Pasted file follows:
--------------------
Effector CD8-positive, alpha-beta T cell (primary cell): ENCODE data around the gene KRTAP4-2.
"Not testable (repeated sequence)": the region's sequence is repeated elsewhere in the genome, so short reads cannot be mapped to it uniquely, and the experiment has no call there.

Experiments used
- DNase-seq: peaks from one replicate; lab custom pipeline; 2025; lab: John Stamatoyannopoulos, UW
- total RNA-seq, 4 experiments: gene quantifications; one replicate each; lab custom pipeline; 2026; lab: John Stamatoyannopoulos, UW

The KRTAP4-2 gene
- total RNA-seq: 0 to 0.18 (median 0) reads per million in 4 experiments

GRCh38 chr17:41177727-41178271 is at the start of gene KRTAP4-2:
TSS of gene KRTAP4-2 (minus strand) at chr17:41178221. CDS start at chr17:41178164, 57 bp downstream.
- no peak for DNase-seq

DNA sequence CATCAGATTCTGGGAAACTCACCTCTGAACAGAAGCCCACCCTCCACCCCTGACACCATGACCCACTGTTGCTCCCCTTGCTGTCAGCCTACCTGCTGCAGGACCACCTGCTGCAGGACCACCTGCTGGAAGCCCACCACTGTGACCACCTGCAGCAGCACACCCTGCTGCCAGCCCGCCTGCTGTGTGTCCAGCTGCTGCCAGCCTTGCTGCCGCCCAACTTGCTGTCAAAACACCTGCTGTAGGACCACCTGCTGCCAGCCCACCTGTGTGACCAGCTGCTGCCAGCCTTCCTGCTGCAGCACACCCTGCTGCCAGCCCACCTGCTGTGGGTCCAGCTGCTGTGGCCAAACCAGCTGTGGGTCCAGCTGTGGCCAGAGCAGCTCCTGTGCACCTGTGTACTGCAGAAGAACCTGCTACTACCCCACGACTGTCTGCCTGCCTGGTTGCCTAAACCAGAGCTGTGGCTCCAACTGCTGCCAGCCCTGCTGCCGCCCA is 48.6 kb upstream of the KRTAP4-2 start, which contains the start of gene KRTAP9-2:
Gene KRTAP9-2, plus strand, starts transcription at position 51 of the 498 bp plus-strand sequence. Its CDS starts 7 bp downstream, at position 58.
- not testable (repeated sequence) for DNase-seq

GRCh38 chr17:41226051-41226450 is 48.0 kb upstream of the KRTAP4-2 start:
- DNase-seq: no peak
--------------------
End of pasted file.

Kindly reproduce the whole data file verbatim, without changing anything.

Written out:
Effector CD8-positive, alpha-beta T cell (primary cell): ENCODE data around the gene KRTAP4-2.
"Not testable (repeated sequence)": the region's sequence is repeated elsewhere in the genome, so short reads cannot be mapped to it uniquely, and the experiment has no call there.

Experiments used
- DNase-seq: peaks from one replicate; lab custom pipeline; 2025; lab: John Stamatoyannopoulos, UW
- total RNA-seq, 4 experiments: gene quantifications; one replicate each; lab custom pipeline; 2026; lab: John Stamatoyannopoulos, UW

The KRTAP4-2 gene
- total RNA-seq: 0 to 0.18 (median 0) reads per million in 4 experiments

GRCh38 chr17:41177727-41178271 is at the start of gene KRTAP4-2:
TSS of gene KRTAP4-2 (minus strand) at chr17:41178221. CDS start at chr17:41178164, 57 bp downstream.
- no peak for DNase-seq

DNA sequence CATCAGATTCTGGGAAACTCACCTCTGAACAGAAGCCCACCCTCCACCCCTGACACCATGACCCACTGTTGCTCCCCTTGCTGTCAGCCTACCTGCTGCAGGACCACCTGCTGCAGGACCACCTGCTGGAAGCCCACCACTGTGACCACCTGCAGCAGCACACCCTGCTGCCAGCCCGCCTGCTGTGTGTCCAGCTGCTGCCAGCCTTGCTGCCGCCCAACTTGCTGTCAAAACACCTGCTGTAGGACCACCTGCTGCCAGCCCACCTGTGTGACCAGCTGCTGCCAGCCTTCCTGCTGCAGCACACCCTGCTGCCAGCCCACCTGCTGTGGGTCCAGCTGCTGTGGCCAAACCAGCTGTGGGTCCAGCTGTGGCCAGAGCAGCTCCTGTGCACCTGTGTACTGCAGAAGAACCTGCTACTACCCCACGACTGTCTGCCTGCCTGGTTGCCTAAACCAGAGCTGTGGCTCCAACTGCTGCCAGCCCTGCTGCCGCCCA is 48.6 kb upstream of the KRTAP4-2 start, which contains the start of gene KRTAP9-2:
Gene KRTAP9-2, plus strand, starts transcription at position 51 of the 498 bp plus-strand sequence. Its CDS starts 7 bp downstream, at position 58.
- not testable (repeated sequence) for DNase-seq

GRCh38 chr17:41226051-41226450 is 48.0 kb upstream of the KRTAP4-2 start:
- DNase-seq: no peak